The results below are encouraging but as I always say, they are not enough to form a solid part of a systematic strategy. This is because of the low transaction fees I have used that are generally very hard to obtain and also the fact that it assumes no slippage. This can be corrected by the use of limit orders but only a highly specialized expert can obtain the fees and code the strategy with a respectable broker. At the moment, our job is to find predictive strategies and know how to filter the good from the bad ones.

If you are interested in seeing more technical indicators and back-test, feel free to check out the below article:

# A Word on Risk Management

When I say I use ATR-based risk management system (Average True Range), it means that the algorithm will do the following steps with regards to the position it takes.

**A long (Buy) position:**

- The algorithm initiates a buy order after a signal has been generated following a certain strategy.
- Then, the algorithm will monitor the ticks and whenever the high equals a certain constant multiplied by ATR value at the time of the trade inception, an exit (at profit) order is initiated. Simultaneously, if a low equals a certain constant multiplied by ATR value at the time of the trade inception is seen, an exit (at loss) is initiated. The exit encountered first is naturally the taken event.

**A short (Sell) position:**

- The algorithm initiates a short sell order after a signal has been generated following a certain strategy.
- Then, the algorithm will monitor the ticks and whenever the low equals a certain constant multiplied by ATR value at the time of the trade inception, an exit (at profit) order is initiated. Simultaneously, if a high equals a certain constant multiplied by ATR value at the time of the trade inception is seen, an exit (at loss) is initiated. The exit encountered first is naturally the taken event.

The plot above shows the Average True Range I generally use. It is based on an exponential moving average as opposed to the original smoothed moving average.

Take a look at the latest value on the ATR. It is around 0.0014 (14 pips). If we initiate a buy order following a simple 2.00 risk-reward ratio (risking half of what we expect to gain), we can place an order this way:

**Buy at current market price.****Take profit at current market price + (2 x 14 pips).****Stop the position at current market price — (1 x 14 pips).**

The code I use for the Average True Range indicator is as follows:

def ema(Data, alpha, lookback, what, where):

# alpha is the smoothing factor

# window is the lookback period

# what is the column that needs to have its average calculated

# where is where to put the exponential moving average

alpha = alpha / (lookback + 1.0)

beta = 1 - alpha

# First value is a simple SMA

Data = ma(Data, lookback, what, where)

# Calculating first EMA

Data[lookback + 1, where] = (Data[lookback + 1, what] * alpha) + (Data[lookback, where] * beta)# Calculating the rest of EMA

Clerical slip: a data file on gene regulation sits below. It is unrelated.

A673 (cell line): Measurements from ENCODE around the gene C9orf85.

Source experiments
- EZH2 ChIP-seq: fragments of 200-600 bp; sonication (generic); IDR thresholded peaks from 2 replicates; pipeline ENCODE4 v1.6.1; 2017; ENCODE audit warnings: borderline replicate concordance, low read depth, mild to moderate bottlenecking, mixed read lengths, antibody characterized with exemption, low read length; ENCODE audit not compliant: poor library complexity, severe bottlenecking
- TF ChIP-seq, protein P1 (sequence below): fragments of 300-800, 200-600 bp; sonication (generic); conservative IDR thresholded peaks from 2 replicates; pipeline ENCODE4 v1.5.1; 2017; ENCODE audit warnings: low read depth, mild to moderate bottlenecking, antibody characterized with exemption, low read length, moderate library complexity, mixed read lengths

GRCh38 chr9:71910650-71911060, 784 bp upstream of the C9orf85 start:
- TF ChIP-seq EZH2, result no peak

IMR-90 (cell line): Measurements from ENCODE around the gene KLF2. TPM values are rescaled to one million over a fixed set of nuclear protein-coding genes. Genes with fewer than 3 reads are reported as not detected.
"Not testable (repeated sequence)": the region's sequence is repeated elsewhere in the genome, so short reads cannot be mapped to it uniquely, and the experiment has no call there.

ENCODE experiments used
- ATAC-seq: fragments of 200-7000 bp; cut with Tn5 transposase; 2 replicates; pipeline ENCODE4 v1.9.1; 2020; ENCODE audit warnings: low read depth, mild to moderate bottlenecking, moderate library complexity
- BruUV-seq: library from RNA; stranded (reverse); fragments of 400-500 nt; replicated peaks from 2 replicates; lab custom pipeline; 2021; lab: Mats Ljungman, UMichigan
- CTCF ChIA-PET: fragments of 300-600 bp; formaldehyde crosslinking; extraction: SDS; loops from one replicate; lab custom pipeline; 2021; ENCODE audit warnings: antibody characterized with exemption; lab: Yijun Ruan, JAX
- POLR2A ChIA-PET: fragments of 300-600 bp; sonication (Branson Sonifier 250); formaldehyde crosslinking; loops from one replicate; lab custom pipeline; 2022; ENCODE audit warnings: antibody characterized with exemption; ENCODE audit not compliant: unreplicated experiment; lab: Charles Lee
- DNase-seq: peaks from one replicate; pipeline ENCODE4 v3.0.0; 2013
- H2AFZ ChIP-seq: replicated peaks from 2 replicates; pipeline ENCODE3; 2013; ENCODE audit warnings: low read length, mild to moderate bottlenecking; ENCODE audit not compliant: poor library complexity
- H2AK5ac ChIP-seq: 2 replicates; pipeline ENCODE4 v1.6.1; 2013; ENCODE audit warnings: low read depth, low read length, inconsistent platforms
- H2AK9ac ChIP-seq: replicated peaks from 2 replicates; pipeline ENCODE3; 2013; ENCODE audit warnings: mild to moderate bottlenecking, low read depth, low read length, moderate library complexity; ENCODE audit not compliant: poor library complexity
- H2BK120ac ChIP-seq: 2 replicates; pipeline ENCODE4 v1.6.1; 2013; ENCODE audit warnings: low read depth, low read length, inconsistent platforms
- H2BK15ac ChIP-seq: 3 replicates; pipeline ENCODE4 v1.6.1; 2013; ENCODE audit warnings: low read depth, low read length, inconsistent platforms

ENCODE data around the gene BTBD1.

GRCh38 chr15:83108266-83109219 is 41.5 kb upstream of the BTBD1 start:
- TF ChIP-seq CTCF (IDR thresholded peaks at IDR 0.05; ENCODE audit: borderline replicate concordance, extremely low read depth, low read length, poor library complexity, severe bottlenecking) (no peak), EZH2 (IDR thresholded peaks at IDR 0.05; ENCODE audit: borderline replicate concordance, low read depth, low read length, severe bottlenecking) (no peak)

for i in range(lookback + 2, len(Data)):

try:

Data[i, where] = (Data[i, what] * alpha) + (Data[i - 1, where] * beta)

except IndexError:

pass

return Datadef eATR(Data, lookback, high, low, close, where):

# TR

for i in range(len(Data)):

try:

Data[i, where] = max(Data[i, high] - Data[i, low],

abs(Data[i, high] - Data[i - 1, close]),

abs(Data[i, low] - Data[i - 1, close]))

except ValueError:

pass

Data[0, where] = 0

Data = ema(Data, 2, lookback, where, where + 1) return Data

# Conclusion

If you regularly follow my articles, you will find that many of the indicators I develop or optimize have a high hit ratio and on average are profitable. This is mostly due to the** risk management method** I use. But what about market randomness and the fact that many underperformers blaming Technical Analysis for their failure?

First of all, I constantly publish my trading logs on Twitter before initiation and after initiation to show the results. This ensures transparency. I also publish a track record on Twitter every 1–3 months. However, I **never **guarantee a return **nor** superior skill whatsoever. As for the indicators that I develop, I constantly use them in my personal trading. Hence, I have no motive to publish biased research. My goal is to share back what I have learnt from the online community.

Remember to always do your back-tests. Even though I supply the indicator’s function (as opposed to just brag about it and say it is the holy grail and its function is a secret), you should always believe that other people are wrong. My indicators and style of trading works for me but maybe not for everybody. I rely on this rule:

The market price cannot be predicted or is very hard to be predicted more than 50% of the time. But market reactions can be predicted.

What the above quote means is that we can form a small zone around an area and say with some degree of confidence that the market price will show a reaction around that area. **But we cannot really say that it will go down 4% from there, then test it again, and breakout on the third attempt to go to $103.85. The error term becomes exponentially higher because we are predicting over predictions.**

While we are discussing this topic, I should point out a few things about my back-tests and articles:

**The spread I use is based on institutional quotes of a small pip fraction. Generally, retail traders are given a whopping spread of 1–2 pips per trade. This is huge and unfair to them. I use 0.2–0.5 spread. However, most of the strategies that use the hourly time frame still work with 1 pip spread. For the ones that use M15 or M5 time frames, they cannot be profitable with a spread of 1 pip.****The holding period calculation I use is close-to-close in case there is no risk management process.****Although I discourage trading based on just one indicator, the numbers do not lie. What I am presenting is what could have happened when taking into account a low spread.****Some of the back-tests I provide are losers and they are published either to demystify a trading myth or to present interesting functions to be coded by readers.****Finally, I am a firm believer of not spoon-feeding the learners. I have learnt by doing and not by copying. You should get the idea, the function, the intuition, the conditions of the strategy, and then elaborate (an even better) one yourself so that you back-test it and improve it before deciding to take it live or to eliminate it.**

To sum up, are the strategies I provide realistic? ** Yes**, but with optimizing the environment (robust algorithm, low costs, honest broker, risk management). Are the strategies provided only for the sole use of trading?

*No**, it is to stimulate brainstorming and getting more trading ideas as we are*

*all sick of hearing about an oversold RSI as a reason to go short or a resistance being surpassed as a reason to go long.*